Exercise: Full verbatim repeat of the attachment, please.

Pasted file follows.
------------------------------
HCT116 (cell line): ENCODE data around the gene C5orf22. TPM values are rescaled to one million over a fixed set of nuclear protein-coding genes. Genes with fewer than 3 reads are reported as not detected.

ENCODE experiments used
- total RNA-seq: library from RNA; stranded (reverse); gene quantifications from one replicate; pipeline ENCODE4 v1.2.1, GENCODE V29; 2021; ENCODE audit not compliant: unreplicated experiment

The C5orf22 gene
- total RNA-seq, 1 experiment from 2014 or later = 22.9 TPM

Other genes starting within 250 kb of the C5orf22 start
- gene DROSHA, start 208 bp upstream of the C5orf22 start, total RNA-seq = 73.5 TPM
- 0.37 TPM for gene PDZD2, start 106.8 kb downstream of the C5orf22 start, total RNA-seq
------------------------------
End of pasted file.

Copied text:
HCT116 (cell line): ENCODE data around the gene C5orf22. TPM values are rescaled to one million over a fixed set of nuclear protein-coding genes. Genes with fewer than 3 reads are reported as not detected.

ENCODE experiments used
- total RNA-seq: library from RNA; stranded (reverse); gene quantifications from one replicate; pipeline ENCODE4 v1.2.1, GENCODE V29; 2021; ENCODE audit not compliant: unreplicated experiment

The C5orf22 gene
- total RNA-seq, 1 experiment from 2014 or later = 22.9 TPM

Other genes starting within 250 kb of the C5orf22 start
- gene DROSHA, start 208 bp upstream of the C5orf22 start, total RNA-seq = 73.5 TPM
- 0.37 TPM for gene PDZD2, start 106.8 kb downstream of the C5orf22 start, total RNA-seq